De Meza never recovered from this injustice, and he died sick and broken in 1865. It has though many years been broad agreed, that he did the only possible
 and acted military correct.

 General Gerlach took over as commanding general for the Meza, but was dismissed after the war. He made the opposite mistake of de Meza, and followed
 Monrads orders and kept the army at the Dybboel position wherebythe entire army was virtually destroyed.
Gerlach died in 1865.
 The road leading to the gate to the Sønderborg barracks is named after the General, Gerlach Street.

 General du Plat who, in recognition of the impossible situation just before the final Prussian attack at the Dybboel stronghold,  offered the seriously ill
 commanding General
Gerlach to take command as the oldest officer and responsibly bring the troops back to the peninsula Als, was killed south of the
 
redoubts. This occurred while he tried to inspire the soldiers from the destoyed redoubts of a renewed counterattack.
 A monument is
raised on the place where he was killed.
He is buried at the Soderup Cemetery.

 General Hegermann-Lindencrone, following orders,  pulled the fourth Division's 9000 men up through Jutland instead of staying in the Dybbøl stronghold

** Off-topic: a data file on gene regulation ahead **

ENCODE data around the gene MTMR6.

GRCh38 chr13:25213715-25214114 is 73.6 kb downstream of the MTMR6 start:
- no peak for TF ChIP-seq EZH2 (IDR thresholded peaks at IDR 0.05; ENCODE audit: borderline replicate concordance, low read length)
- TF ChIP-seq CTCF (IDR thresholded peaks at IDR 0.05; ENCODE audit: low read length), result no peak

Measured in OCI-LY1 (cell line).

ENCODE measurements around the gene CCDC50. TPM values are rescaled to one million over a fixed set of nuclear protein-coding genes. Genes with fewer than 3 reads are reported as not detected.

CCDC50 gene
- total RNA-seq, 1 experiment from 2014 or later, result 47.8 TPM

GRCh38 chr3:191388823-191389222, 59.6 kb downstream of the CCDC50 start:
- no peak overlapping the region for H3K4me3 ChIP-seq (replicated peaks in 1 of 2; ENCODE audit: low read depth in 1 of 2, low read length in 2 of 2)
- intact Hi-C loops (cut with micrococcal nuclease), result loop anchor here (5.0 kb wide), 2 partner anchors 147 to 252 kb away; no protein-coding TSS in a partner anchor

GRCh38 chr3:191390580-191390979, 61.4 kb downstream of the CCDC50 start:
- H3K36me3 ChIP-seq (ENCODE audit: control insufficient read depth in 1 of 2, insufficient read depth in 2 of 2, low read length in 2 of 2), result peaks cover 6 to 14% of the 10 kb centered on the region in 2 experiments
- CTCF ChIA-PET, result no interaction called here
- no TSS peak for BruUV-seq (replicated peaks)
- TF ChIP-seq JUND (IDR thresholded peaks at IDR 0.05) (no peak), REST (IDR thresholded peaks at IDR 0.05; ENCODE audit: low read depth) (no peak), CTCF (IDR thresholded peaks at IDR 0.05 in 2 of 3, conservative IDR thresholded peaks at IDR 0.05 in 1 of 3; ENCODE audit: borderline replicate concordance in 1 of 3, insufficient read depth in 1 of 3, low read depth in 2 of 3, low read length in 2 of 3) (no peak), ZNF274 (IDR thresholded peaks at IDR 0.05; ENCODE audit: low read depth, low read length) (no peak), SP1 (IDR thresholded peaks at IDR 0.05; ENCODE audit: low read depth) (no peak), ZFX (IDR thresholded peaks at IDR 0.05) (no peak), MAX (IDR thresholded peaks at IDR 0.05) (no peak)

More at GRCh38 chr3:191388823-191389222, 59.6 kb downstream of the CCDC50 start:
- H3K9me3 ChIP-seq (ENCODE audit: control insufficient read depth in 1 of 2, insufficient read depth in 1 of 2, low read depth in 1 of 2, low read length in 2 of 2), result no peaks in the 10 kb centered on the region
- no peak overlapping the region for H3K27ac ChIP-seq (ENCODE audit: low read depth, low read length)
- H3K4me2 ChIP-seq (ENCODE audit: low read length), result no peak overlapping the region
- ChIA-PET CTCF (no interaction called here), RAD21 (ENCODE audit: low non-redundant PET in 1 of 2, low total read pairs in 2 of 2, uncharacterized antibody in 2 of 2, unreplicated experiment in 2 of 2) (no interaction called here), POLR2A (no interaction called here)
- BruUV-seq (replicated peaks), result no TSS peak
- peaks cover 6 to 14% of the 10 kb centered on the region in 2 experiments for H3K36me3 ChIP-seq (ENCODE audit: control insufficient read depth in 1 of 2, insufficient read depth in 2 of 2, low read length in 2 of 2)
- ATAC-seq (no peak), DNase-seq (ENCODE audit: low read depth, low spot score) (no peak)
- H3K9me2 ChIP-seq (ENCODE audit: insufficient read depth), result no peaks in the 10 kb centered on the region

continued his military career until 1867, where he was dismissed.

 There has been much discussion about whether the march up through Jutland was the right thing to do.

 
General Raasløff, who fought under the first Schleswig War (Isted and Fredericia) resigned in 1851 and went to USA where he for a long time worked for
 the sale of the West Indies.
He believed it was a most risky foreign policy for Denmark to be part of the colonial conflict between the great powers. He was
 called back to Denmark
and deployed as war minister in 1866 to prepare the new army law
of 1867.
 Raasløff died in 1883.

 General Bülow became political example of the appointment of higher commanders.
He was as colonel nearly dismissed by reason of infirmity, but in an
 interview with the War Minister, he discovered that Bülow
had the skills gthe army needed desperately. The ability of leading in war.
 Since the discussion after 1865 raged about good and bad officers Bülows example was highlighted as the leader who was created to warfare less than the
 
satisfactory life in the barracks, drills and politic smalltalk.
 Bülow had, like Meza and Gerlach, problems with the ministers of war. The outcome of Fredericia in 1848 was in direct contradiction with the Secretary of War
 C.F.
Hansen and probably only the successful operations saves Bülow from dismissal.
 
In 1856 Bülow resigned  from the army and lived on Sandbjerg Castle on Sundeved until his death in 1858.
 Bülow is buried in Dybbøl Cemetery.


  
Memorials at the stronghold Dybboel 2010